Tied off to the mooring line, I hit the deck and scanned the horizon. The ocean was dead flat, mirror-like. As far as the eye could see there was not a speck of land nor other boats—just sky, clouds and ocean.
Even before submerging, this place seemed otherworldly. The name Gingerbread Grounds seemed to be a sinister attempt at appearing innocent as if some witch were luring us into the dark wilderness with a cottage made of cookie and decorated with colorful candy and icing. Even some of the dive site names were creepy—Dark Star and Rozwell. We were, after all, in the Bermuda Triangle. Was I unknowingly caught up in an episode of the X-Files, Twilight Zone or Outer Limits?
Actually we were at the “outer limits”—of Great Bahama Bank, that is. Great Bahama Bank is a huge shallow area, over 1,000 square miles of ocean floor less than 60 feet deep. Most of that, however, is sand desert. The vast majority of coral reefs are near the handful of islands on the outer edges— Bimini, Andros, Berry Islands, New Providence (Nassau) to name just a few. One of the very few exceptions is the Gingerbread Grounds on the northern section of the bank. We were, quite literally, in the middle of nowhere.
Diving the first site, my fear vanished. This place was indeed otherworldly but in a delightful way. The reef did appear like a cookie cottage decorated with colorful candy, but there was no witch, just huge schools of colorful fish. Like any cottage, this one had doors, windows, and hallways. The tunnels, swim-throughs and caverns were incredible! Some led to rooms filled with huge schools of silversides looking like a cross between fluid mercury and shattered glass. There hypnotic motions obeyed the waves of my hands and light. Other passages had sky lights with shafts of light stabbing at the rock floor. Our favorite dive site was the appropriately named Swiss Cheese.
The dive sites here are not much more than huge patch reefs. Most are just an acre or two in size and can be circumnavigated in one dive. The reefs rise from the sand bottom 50 feet down to within 15 feet of the surface. There are numerous mini-walls, several rising straight up 30 feet. Canyons and ledges are also common features. Rarely visited and only by long-range live-aboard dive boats, these reefs are as healthy as any I have seen in the Bahamas or Caribbean. The variety of corals is excellent with beautiful and large formations of shelf, star, and brain corals. Sponges are big and colorful as well. But hands down, the main event of these reefs are the incredible stands of soft corals—gorgonians, sea fans, and sea whips. Some stands are six feet tall and just as wide. Their arms form intricate lace patterns across the reef.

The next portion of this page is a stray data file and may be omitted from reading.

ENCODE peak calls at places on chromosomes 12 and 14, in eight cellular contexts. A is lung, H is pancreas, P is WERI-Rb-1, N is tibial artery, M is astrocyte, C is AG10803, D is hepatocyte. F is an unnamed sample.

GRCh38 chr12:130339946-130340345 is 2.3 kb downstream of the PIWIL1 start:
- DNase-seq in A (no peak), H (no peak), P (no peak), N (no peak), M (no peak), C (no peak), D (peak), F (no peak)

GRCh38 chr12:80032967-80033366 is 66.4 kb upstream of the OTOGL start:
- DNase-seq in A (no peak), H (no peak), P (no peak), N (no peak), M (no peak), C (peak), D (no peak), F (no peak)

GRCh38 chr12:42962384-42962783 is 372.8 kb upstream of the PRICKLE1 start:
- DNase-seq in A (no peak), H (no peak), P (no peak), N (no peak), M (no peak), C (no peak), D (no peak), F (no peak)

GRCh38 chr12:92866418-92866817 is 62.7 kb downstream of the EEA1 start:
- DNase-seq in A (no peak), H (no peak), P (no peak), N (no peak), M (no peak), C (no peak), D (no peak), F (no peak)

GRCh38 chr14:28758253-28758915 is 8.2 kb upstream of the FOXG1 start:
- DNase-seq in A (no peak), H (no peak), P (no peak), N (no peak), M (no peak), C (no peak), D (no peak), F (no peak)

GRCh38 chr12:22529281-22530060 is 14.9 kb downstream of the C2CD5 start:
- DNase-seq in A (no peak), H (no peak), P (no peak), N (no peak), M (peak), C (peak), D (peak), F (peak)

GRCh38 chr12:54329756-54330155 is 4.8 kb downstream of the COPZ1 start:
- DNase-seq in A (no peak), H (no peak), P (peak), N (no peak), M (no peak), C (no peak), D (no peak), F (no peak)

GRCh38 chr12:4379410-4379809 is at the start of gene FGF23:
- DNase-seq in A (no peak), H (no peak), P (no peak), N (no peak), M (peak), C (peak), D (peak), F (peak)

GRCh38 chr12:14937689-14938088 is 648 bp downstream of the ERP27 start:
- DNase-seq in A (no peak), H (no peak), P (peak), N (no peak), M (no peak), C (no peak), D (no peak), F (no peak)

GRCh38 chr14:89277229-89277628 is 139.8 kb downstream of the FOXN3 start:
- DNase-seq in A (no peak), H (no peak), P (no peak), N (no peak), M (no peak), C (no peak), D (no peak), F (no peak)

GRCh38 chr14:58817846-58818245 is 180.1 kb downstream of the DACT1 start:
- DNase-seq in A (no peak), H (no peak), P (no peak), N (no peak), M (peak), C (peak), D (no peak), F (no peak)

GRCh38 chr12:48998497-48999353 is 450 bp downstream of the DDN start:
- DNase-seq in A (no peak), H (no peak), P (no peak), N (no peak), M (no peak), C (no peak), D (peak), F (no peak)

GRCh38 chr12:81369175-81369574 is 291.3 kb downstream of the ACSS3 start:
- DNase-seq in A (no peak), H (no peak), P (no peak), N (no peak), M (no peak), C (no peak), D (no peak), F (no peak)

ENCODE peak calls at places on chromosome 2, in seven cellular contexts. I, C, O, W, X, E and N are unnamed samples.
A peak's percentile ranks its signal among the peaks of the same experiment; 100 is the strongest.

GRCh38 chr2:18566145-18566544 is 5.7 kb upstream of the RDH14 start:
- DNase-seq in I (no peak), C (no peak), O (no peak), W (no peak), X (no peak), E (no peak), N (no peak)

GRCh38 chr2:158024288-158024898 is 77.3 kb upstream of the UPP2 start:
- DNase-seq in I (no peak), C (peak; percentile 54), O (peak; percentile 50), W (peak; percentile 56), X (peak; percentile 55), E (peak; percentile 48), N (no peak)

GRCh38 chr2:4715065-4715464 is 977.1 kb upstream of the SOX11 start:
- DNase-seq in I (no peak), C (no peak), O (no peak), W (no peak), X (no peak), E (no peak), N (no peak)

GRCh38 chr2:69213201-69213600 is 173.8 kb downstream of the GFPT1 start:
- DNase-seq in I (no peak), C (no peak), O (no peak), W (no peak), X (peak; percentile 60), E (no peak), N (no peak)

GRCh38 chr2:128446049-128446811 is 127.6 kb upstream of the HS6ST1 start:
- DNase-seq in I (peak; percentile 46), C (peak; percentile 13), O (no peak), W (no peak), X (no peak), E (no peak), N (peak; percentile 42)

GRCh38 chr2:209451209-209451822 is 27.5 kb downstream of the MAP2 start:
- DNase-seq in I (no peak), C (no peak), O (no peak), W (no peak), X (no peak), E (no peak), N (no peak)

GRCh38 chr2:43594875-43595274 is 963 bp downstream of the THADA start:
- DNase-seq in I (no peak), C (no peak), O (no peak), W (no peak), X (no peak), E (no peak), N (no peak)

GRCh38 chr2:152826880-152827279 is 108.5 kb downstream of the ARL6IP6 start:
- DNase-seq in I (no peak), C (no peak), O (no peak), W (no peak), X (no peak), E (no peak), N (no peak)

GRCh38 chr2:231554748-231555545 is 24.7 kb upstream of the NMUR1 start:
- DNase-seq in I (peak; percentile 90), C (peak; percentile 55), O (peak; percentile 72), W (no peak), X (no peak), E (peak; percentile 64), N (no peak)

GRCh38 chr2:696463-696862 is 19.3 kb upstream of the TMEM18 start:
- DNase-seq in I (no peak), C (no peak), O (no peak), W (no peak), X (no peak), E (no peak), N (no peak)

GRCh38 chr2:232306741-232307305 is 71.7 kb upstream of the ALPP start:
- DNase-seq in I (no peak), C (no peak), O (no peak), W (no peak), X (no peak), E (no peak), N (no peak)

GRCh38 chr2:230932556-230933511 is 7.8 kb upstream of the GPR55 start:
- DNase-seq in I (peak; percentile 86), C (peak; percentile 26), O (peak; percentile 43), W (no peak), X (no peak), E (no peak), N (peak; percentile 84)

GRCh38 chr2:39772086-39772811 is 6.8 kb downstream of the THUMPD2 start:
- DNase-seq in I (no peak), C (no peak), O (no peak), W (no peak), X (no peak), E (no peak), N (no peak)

Fish life is about what you would expect on a typical Caribbean or Bahamian reef. My favorite was the schools of grunts and snappers that undulated across the reef. There were not huge amounts of fish but the variety and color were excellent. I also especially delighted in venturing out across the sand. Jawfish are quite common, interspersed with sting rays, peacock flounders, garden eels, and scorpionfish.
Dark Star (also known as Ally’s Reef) was nearly as good as Swiss Cheese. This reef is a bit more spread out but has nearly as many swim-throughs. Soft coral growth is absolutely stellar.
Night dives are special on these coral structures. Crabs and shrimp come out of the crevices in large numbers. Basket stars expand from the tight daytime balls to reach their arms out several feet. Colorful lobster creep atop the reef and octopus forage.
Although the Gingerbread Grounds are remote, logistically for American divers they are quite easy to reach. Several live-aboard dive boats depart from Miami and Fort Lauderdale, Florida. Bimini, a mere 48 miles off the Florida mainland coast, is the westernmost of the Bahamian islands—only a few hours boat ride with many of the faster live-aboards. Bimini has excellent diving in its own right and the Gingerbread Grounds are just a couple hours beyond.
The advantage to taking a live-aboard out of Miami or Fort Lauderdale is obvious—cheap air fares. A flight from LAX to Miami can be had for less than $300, even less to Fort Lauderdale.
We rode with the Sea Fever on our trip, an excellent operation out of Miami. Contact them by calling 800-443-3837 or visiting their web site at www.seafever.com. Out of Fort Lauderdale is Nekton Cruises. Their web site is www.nektoncruises.com.